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Node.js Adapter for Hono

This adapter @hono/node-server allows you to run your Hono application on Node.js. Initially, Hono wasn't designed for Node.js, but with this adapter, you can now use Hono on Node.js. It utilizes web standard APIs implemented in Node.js version 18 or higher.

Benchmarks

Hono is 3.5 times faster than Express.

Express:

$ bombardier -d 10s --fasthttp http://localhost:3000/

Statistics        Avg      Stdev        Max
  Reqs/sec     16438.94    1603.39   19155.47
  Latency        7.60ms     7.51ms   559.89ms
  HTTP codes:
    1xx - 0, 2xx - 164494, 3xx - 0, 4xx - 0, 5xx - 0
    others - 0
  Throughput:     4.55MB/s

Hono + @hono/node-server:

$ bombardier -d 10s --fasthttp http://localhost:3000/

Statistics        Avg      Stdev        Max
  Reqs/sec     58296.56    5512.74   74403.56
  Latency        2.14ms     1.46ms   190.92ms
  HTTP codes:
    1xx - 0, 2xx - 583059, 3xx - 0, 4xx - 0, 5xx - 0
    others - 0
  Throughput:    12.56MB/s

Requirements

It works on Node.js versions greater than 18.x. The specific required Node.js versions are as follows:

  • 18.x => 18.14.1+
  • 19.x => 19.7.0+
  • 20.x => 20.0.0+

Essentially, you can simply use the latest version of each major release.

Installation

You can install it from the npm registry with npm command:

npm install @hono/node-server

Or use yarn:

yarn add @hono/node-server

Usage

Just import @hono/node-server at the top and write the code as usual. The same code that runs on Cloudflare Workers, Deno, and Bun will work.

import { serve } from '@hono/node-server'
import { Hono } from 'hono'

const app = new Hono()
app.get('/', (c) => c.text('Hono meets Node.js'))

serve(app, (info) => {
  console.log(`Listening on http://localhost:${info.port}`) // Listening on http://localhost:3000
})

For example, run it using ts-node. Then an HTTP server will be launched. The default port is 3000.

ts-node ./index.ts

Open http://localhost:3000 with your browser.

Options

port

serve({
  fetch: app.fetch,
  port: 8787, // Port number, default is 3000
})

createServer

import { createServer } from 'node:https'
import fs from 'node:fs'

//...

serve({
  fetch: app.fetch,
  createServer: createServer,
  serverOptions: {
    key: fs.readFileSync('test/fixtures/keys/agent1-key.pem'),
    cert: fs.readFileSync('test/fixtures/keys/agent1-cert.pem'),
  },
})

overrideGlobalObjects

The default value is true. The Node.js Adapter rewrites the global Request/Response and uses a lightweight Request/Response to improve performance. If you don't want to do that, set false.

serve({
  fetch: app.fetch,
  overrideGlobalObjects: false,
})

Middleware

Most built-in middleware also works with Node.js. Read the documentation and use the Middleware of your liking.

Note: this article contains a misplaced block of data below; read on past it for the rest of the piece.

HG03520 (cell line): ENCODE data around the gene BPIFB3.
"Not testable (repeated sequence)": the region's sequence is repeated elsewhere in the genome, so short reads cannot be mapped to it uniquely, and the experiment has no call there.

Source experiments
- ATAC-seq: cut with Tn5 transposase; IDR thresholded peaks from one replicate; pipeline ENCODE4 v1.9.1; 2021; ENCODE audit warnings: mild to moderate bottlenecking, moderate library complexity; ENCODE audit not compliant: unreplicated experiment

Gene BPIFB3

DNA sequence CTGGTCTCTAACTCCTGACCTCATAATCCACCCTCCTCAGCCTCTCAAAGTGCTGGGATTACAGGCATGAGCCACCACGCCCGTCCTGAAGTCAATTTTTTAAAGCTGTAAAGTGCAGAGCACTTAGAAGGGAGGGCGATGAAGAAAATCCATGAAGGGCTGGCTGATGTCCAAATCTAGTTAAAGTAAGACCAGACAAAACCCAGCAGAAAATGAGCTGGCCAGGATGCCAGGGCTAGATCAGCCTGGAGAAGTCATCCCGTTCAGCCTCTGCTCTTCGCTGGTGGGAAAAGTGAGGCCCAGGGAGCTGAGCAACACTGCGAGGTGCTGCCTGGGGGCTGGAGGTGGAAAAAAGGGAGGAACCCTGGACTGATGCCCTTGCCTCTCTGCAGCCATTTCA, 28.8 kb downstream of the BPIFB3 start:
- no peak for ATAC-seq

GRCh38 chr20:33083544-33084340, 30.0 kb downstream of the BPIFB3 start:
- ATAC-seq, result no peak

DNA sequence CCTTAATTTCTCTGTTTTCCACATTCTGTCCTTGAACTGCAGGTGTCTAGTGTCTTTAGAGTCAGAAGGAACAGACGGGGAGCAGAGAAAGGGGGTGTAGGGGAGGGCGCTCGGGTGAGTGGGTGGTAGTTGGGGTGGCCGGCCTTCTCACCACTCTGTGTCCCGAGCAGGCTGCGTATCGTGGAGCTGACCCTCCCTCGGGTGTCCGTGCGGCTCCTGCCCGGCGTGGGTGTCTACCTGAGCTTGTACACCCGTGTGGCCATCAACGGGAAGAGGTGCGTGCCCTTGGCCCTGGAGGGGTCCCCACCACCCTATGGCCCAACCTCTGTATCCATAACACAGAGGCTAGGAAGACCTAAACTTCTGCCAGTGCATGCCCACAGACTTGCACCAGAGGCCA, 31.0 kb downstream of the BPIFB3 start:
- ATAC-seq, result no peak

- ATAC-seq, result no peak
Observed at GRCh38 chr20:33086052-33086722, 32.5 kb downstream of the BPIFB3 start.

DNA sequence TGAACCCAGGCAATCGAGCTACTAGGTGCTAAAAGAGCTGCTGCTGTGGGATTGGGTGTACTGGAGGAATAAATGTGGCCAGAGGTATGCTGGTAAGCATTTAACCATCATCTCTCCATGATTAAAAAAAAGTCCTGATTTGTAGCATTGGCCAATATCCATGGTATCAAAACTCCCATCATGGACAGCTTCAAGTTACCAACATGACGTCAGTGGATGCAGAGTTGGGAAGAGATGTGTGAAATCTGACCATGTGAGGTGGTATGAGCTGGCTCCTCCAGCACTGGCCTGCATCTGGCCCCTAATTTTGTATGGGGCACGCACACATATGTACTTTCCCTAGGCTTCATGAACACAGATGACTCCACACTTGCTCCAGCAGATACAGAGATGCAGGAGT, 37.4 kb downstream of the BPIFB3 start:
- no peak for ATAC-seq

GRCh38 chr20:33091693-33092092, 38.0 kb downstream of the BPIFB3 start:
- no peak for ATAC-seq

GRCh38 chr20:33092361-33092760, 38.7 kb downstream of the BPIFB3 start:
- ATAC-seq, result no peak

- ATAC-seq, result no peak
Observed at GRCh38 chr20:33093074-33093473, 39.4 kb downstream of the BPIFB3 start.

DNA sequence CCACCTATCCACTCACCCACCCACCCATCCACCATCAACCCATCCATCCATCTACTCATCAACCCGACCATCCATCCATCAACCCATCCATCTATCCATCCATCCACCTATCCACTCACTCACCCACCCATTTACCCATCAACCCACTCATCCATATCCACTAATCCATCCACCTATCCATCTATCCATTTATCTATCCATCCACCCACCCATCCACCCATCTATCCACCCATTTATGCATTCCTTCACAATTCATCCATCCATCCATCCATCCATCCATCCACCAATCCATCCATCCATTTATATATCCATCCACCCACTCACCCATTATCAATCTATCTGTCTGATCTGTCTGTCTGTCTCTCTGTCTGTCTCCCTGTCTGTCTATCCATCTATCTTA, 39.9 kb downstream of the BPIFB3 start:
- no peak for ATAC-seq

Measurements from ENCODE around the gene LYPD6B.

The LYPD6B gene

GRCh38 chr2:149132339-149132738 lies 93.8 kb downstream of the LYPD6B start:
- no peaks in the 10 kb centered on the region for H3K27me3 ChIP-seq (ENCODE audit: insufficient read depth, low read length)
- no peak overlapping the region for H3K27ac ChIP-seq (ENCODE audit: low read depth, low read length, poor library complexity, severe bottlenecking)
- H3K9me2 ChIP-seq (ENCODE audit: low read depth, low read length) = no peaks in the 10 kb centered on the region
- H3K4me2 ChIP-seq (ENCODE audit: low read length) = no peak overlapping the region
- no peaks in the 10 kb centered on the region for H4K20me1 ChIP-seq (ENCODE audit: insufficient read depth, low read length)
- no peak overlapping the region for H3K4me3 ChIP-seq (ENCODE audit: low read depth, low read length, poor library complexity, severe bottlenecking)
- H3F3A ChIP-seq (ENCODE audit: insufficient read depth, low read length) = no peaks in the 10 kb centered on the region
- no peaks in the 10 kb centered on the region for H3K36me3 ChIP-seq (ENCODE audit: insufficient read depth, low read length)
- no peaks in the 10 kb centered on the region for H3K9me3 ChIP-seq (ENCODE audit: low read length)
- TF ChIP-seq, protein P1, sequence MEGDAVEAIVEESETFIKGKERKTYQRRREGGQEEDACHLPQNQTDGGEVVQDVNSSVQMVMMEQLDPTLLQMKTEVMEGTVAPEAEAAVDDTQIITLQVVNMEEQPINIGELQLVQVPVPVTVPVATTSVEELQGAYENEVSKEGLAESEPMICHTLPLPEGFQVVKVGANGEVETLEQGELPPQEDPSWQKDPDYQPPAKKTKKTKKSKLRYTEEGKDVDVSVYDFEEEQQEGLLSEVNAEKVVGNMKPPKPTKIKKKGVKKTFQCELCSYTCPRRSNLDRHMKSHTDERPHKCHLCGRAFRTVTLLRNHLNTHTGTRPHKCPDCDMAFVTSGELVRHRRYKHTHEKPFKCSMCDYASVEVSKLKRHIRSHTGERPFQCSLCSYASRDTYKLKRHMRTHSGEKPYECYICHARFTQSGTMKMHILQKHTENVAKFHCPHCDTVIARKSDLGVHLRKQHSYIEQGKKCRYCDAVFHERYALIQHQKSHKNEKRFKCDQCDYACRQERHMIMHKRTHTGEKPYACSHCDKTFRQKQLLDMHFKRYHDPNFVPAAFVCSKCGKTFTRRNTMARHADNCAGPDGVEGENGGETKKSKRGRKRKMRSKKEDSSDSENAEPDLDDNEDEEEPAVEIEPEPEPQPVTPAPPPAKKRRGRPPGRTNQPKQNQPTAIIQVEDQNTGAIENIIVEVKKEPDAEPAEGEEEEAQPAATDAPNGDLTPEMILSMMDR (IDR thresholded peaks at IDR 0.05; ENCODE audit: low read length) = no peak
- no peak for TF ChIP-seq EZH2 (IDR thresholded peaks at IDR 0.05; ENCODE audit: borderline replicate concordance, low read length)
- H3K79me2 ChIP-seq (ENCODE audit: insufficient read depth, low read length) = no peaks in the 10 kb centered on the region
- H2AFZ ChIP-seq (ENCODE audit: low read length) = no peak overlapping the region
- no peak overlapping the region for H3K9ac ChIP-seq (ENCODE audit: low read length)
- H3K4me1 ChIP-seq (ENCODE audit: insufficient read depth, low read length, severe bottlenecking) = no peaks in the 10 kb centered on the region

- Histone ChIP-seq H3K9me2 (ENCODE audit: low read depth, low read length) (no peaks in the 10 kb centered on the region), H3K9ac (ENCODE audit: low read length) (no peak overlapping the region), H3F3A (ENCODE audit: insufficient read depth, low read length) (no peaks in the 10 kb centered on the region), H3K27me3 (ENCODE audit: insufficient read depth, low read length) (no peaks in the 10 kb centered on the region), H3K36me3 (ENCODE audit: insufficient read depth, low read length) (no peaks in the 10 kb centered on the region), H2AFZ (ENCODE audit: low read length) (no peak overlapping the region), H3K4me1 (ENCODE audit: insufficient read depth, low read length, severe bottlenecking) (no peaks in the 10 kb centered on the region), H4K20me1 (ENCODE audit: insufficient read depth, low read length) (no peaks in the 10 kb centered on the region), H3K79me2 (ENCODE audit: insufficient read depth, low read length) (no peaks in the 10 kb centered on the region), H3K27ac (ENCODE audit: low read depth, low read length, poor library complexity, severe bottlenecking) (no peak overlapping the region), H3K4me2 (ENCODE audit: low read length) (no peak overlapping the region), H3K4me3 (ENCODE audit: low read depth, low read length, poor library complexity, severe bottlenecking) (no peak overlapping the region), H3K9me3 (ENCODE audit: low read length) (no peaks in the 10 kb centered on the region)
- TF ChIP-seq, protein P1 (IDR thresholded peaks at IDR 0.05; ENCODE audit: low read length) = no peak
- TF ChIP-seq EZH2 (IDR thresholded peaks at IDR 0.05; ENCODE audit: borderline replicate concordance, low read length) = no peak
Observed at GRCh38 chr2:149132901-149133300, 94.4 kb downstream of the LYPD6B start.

import { serve } from '@hono/node-server'
import { Hono } from 'hono'
import { prettyJSON } from 'hono/pretty-json'

const app = new Hono()

app.get('*', prettyJSON())
app.get('/', (c) => c.json({ 'Hono meets': 'Node.js' }))

serve(app)

Serve Static Middleware

Use Serve Static Middleware that has been created for Node.js.

import { serveStatic } from '@hono/node-server/serve-static'

//...

app.use('/static/*', serveStatic({ root: './' }))

Note that root must be relative to the current working directory - absolute paths are not supported.

Options

rewriteRequestPath

If you want to serve files in ./.foojs with the request path /__foo/*, you can write like the following.

app.use(
  '/__foo/*',
  serveStatic({
    root: './.foojs/',
    rewriteRequestPath: (path: string) => path.replace(/^\/__foo/, ''),
  })
)

onNotFound

The onNotFound is useful for debugging. You can write a handle for when a file is not found.

app.use(
  '/static/*',
  serveStatic({
    root: './non-existent-dir',
    onNotFound: (path, c) => {
      console.log(`${path} is not found, request to ${c.req.path}`)
    },
  })
)

Accessing Node.js API

You can access the Node.js API from c.env in Node.js. For example, if you want to specify a type, you can write the following.

import { serve } from '@hono/node-server'
import type { HttpBindings } from '@hono/node-server'
import { Hono } from 'hono'

const app = new Hono<{ Bindings: HttpBindings }>()

app.get('/', (c) => {
  return c.json({
    remoteAddress: c.env.incoming.socket.remoteAddress,
  })
})

serve(app)

The APIs that you can get from c.env are as follows.

type HttpBindings = {
  incoming: IncomingMessage
  outgoing: ServerResponse
}

type Http2Bindings = {
  incoming: Http2ServerRequest
  outgoing: Http2ServerResponse
}

Direct response from Node.js API

You can directly respond to the client from the Node.js API. In that case, the response from Hono should be ignored, so return RESPONSE_ALREADY_SENT.

Note

This feature can be used when migrating existing Node.js applications to Hono, but we recommend using Hono's API for new applications.

import { serve } from '@hono/node-server'
import type { HttpBindings } from '@hono/node-server'
import { RESPONSE_ALREADY_SENT } from '@hono/node-server/utils/response'
import { Hono } from 'hono'

const app = new Hono<{ Bindings: HttpBindings }>()

app.get('/', (c) => {
  const { outgoing } = c.env
  outgoing.writeHead(200, { 'Content-Type': 'text/plain' })
  outgoing.end('Hello World\n')

  return RESPONSE_ALREADY_SENT
})

serve(app)

Related projects

Author

Yusuke Wada https://github.com/yusukebe

License

MIT